2x Max Potion
Until Acerola comes out, Max Potion is the next best thing. The crystal-clear combination with Aero Trail is evident, as you can pull back a damaged Koko and retrieve its energies, and heal it later with Max Potion with no energy loss whatsoever. Including Max Potion does cut off a little bit of consistency and you might not always have it when you need it - or clog your hand inversely - but I felt Max Potion is crucial to avoid stupid snipes to your bench damages Kokos that otherwise would be un-removable and always at risk for 2 easy prizes. And we all know how strong Prize Denial is with a deck that promotes survivability either by endurance or disruption (wink wink Seismitoad and Wailord).
3x Aether Paradise Conservation Area
Aether Paradise Conservation Area – Trainer
Each player’s Basic [G] and [L] Pokemon takes 30 less damage from opponent’s Pokemon’s attacks.
This card stays in play when you play it. Discard this card if another Stadium card comes into play. If another card with the same name is in play, you can’t play this card.
Talk about CONSERVATION. The card's purpose has been explored earlier in the article and is the obvious addition to the deck if the goal is to continue attacking while not dying. Granting a virtual 240 HP to Koko is too good to pass up but one needs to be careful when playing it both during mirror and against Lurantis and especially Decidueye (tip: don't play it against Decidueye). EDIT: I re-read the card and it actually covers only Basics, so it even grants an advantage over Lurantis and Decidueye, thinking that Aether was definitely targeted at Koko and Tapu Bulu. I believe the 3 count is perfect, in a balance of not losing to counter-stadiums and Blower too frequently to become more vulnerable, but not too much to avoid clogging or uselessness of the card in various situations.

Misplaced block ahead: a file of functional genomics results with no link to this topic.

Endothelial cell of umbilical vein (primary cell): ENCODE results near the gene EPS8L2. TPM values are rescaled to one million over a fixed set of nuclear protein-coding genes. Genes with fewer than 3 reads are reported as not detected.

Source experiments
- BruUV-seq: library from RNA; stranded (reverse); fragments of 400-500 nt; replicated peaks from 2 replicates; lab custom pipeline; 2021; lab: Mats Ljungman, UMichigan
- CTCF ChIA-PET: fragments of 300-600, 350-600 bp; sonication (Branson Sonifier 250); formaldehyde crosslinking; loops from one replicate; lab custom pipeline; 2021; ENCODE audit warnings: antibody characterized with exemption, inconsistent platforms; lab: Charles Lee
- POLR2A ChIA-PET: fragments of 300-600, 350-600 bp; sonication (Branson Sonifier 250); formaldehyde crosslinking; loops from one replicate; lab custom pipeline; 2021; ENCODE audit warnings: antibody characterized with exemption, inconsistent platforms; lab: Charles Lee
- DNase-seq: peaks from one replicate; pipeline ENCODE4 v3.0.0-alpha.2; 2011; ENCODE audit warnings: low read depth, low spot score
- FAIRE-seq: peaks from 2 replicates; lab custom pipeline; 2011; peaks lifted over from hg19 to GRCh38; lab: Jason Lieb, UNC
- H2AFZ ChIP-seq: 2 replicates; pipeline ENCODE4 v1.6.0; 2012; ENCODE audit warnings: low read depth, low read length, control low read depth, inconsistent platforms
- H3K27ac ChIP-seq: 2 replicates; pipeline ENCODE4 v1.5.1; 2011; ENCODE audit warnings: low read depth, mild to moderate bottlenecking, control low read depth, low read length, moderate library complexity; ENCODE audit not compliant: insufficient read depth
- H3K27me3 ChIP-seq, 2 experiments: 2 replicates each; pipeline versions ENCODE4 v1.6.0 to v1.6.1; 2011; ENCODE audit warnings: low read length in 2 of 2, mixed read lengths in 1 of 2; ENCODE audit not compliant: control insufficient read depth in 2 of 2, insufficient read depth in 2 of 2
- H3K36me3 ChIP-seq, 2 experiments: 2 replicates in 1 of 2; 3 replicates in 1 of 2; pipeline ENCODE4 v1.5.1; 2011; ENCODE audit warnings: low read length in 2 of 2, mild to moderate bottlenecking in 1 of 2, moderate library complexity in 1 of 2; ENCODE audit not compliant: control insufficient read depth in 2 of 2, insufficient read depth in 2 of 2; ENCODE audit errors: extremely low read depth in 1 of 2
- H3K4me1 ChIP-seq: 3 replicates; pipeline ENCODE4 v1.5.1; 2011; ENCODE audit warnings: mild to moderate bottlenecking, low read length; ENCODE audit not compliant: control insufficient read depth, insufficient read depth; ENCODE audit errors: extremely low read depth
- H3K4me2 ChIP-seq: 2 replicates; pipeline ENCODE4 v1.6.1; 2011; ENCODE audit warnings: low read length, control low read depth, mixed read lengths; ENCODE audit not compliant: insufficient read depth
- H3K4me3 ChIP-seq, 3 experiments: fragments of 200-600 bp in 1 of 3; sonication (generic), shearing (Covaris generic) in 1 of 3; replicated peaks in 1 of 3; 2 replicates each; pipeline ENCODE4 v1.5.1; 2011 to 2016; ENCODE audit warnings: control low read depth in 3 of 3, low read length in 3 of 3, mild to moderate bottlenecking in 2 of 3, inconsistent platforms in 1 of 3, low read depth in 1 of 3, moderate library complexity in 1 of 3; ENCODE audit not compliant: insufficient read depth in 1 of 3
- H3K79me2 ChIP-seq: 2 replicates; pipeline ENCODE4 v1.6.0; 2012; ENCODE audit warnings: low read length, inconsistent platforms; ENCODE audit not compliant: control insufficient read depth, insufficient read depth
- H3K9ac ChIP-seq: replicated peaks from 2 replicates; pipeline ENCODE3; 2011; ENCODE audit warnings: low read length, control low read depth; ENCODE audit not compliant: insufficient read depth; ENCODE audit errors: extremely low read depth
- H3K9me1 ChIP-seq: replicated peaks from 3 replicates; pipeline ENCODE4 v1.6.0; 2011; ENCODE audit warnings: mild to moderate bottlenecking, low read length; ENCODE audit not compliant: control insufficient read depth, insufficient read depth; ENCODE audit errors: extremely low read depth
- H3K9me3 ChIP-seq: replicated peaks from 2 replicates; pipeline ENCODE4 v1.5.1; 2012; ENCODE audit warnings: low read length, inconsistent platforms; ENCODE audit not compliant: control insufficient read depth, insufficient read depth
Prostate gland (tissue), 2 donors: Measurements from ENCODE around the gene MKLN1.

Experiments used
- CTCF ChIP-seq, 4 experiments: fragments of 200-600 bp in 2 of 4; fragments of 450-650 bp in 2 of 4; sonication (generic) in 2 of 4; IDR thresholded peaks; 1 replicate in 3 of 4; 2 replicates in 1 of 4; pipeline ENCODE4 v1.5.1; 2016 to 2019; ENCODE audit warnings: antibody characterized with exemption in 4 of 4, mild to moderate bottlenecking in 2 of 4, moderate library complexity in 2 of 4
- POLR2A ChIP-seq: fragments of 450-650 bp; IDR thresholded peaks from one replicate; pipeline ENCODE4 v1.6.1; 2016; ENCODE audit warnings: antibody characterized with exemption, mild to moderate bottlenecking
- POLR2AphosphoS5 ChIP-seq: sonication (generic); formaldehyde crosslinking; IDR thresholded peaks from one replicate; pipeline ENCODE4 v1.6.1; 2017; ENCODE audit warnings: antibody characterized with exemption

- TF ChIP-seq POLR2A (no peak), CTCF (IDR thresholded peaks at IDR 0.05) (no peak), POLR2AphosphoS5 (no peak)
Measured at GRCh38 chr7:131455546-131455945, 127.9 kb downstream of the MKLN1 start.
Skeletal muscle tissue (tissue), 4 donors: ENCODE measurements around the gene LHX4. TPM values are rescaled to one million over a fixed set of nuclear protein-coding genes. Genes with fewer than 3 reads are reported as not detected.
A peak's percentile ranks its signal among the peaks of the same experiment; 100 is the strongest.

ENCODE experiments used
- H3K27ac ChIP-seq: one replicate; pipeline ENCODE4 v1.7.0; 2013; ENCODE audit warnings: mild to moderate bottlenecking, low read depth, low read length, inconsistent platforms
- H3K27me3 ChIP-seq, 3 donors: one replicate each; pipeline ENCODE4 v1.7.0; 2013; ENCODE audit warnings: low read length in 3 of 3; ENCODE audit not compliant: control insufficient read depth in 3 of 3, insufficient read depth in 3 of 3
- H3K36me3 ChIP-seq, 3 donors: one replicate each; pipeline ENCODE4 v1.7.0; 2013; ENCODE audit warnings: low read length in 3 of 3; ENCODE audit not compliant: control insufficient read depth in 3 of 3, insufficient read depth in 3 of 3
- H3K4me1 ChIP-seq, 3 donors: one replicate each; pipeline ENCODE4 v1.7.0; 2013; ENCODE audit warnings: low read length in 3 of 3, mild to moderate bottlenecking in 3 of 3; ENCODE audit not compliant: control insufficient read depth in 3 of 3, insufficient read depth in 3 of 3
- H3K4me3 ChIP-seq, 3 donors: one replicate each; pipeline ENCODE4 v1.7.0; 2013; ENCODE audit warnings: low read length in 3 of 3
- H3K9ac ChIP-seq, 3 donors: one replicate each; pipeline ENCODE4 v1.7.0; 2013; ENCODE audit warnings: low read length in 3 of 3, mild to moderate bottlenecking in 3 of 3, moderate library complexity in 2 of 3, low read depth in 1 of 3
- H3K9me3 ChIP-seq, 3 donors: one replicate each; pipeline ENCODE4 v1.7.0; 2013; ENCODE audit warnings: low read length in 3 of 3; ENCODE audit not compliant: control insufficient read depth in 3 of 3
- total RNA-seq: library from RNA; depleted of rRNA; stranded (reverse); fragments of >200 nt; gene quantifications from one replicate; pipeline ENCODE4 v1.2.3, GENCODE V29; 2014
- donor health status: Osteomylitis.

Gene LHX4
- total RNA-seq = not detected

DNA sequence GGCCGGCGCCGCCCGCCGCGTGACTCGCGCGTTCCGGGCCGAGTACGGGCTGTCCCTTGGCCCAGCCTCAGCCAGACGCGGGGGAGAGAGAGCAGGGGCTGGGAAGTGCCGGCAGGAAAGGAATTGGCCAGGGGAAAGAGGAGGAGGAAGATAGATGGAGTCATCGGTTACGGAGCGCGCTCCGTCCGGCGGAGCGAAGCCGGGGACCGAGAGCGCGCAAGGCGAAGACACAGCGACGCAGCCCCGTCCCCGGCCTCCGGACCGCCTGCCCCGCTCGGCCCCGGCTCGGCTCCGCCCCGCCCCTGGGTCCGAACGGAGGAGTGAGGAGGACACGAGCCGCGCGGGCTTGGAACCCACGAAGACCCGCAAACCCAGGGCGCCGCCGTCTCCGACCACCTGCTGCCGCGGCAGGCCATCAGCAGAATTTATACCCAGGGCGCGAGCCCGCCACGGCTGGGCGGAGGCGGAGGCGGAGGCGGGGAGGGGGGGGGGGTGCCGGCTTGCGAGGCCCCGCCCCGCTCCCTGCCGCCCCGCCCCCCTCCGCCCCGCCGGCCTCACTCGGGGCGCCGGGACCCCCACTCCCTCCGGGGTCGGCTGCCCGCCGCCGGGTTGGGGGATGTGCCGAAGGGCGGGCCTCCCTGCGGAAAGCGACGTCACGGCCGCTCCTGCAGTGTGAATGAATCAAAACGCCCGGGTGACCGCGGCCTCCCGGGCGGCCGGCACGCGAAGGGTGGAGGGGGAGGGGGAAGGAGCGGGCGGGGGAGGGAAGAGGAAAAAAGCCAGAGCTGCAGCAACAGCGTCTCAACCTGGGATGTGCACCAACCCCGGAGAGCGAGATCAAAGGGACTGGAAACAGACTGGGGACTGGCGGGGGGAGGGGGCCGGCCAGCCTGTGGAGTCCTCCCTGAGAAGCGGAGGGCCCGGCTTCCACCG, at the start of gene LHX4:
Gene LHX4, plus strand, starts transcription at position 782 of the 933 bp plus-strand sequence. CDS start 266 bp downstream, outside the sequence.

Coincidentally or not, this is the Chinese Year of the Rooster, and while this one isn't a Fire-type, it really will bring some thunder up to the metagame. I should add lists always vary per metagame, even more so at a point where we don't even know the full Guardians Rising set, and so this list is vulnerable to changes. Some other lists privilege the inclusion of Raikou, which is a cool card but is a liability in mirror due to math purposes and energy conservation (needs 4 energy to hit 130 and losing that amount can be fatal if a Blower removes an Exp. Share beforehand) and doesn't offer much more in other matchups when you already have Koko's amazing vanilla attack and high resilience and the 1-1 Electrode's prize control. Some people also consider Jolteon-EX, which I don't feel is useful here yet, as Jolteon doesn't take advantage of Aero Trail and is an easy Escape Rope or Ranger target on decks that don't have Item Lock, as is the case. You might want to include some 1-of Supporters such as Olympia rather than Escape Rope as a personal preference, or Pokémon Ranger to deal with opposing Jolteon-EX who can be real nuisances. All in all, I feel that Tapu Koko-GX offers a very interesting and solid deck which will definitely see its place in the metagame.